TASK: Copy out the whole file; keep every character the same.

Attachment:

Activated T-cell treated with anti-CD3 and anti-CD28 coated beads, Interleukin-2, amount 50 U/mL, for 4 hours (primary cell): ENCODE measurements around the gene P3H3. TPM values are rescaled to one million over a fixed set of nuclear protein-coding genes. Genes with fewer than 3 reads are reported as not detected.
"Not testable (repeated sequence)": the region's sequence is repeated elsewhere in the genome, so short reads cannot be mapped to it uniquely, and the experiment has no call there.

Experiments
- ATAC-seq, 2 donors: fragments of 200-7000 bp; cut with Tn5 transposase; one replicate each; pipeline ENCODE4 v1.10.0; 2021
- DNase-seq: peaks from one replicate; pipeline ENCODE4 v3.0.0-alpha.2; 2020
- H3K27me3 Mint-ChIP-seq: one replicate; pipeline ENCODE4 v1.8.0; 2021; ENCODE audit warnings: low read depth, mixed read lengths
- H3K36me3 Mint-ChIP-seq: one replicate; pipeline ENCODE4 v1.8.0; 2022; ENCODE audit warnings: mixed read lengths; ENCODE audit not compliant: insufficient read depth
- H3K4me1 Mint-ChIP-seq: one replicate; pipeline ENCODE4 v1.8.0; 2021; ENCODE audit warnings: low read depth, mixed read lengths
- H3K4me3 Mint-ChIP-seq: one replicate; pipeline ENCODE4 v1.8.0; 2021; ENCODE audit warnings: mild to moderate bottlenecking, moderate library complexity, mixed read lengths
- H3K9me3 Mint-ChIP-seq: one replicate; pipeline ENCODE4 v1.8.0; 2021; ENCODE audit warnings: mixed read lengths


Activated T-cell treated with anti-CD3 and anti-CD28 coated beads, Interleukin-2, amount 50 U/mL, for 4 hours (primary cell): ENCODE measurements around the gene P3H3. TPM values are rescaled to one million over a fixed set of nuclear protein-coding genes. Genes with fewer than 3 reads are reported as not detected.
"Not testable (repeated sequence)": the region's sequence is repeated elsewhere in the genome, so short reads cannot be mapped to it uniquely, and the experiment has no call there.

Experiments
- ATAC-seq, 2 donors: fragments of 200-7000 bp; cut with Tn5 transposase; one replicate each; pipeline ENCODE4 v1.10.0; 2021
- DNase-seq: peaks from one replicate; pipeline ENCODE4 v3.0.0-alpha.2; 2020
- H3K27me3 Mint-ChIP-seq: one replicate; pipeline ENCODE4 v1.8.0; 2021; ENCODE audit warnings: low read depth, mixed read lengths
- H3K36me3 Mint-ChIP-seq: one replicate; pipeline ENCODE4 v1.8.0; 2022; ENCODE audit warnings: mixed read lengths; ENCODE audit not compliant: insufficient read depth
- H3K4me1 Mint-ChIP-seq: one replicate; pipeline ENCODE4 v1.8.0; 2021; ENCODE audit warnings: low read depth, mixed read lengths
- H3K4me3 Mint-ChIP-seq: one replicate; pipeline ENCODE4 v1.8.0; 2021; ENCODE audit warnings: mild to moderate bottlenecking, moderate library complexity, mixed read lengths
- H3K9me3 Mint-ChIP-seq: one replicate; pipeline ENCODE4 v1.8.0; 2021; ENCODE audit warnings: mixed read lengths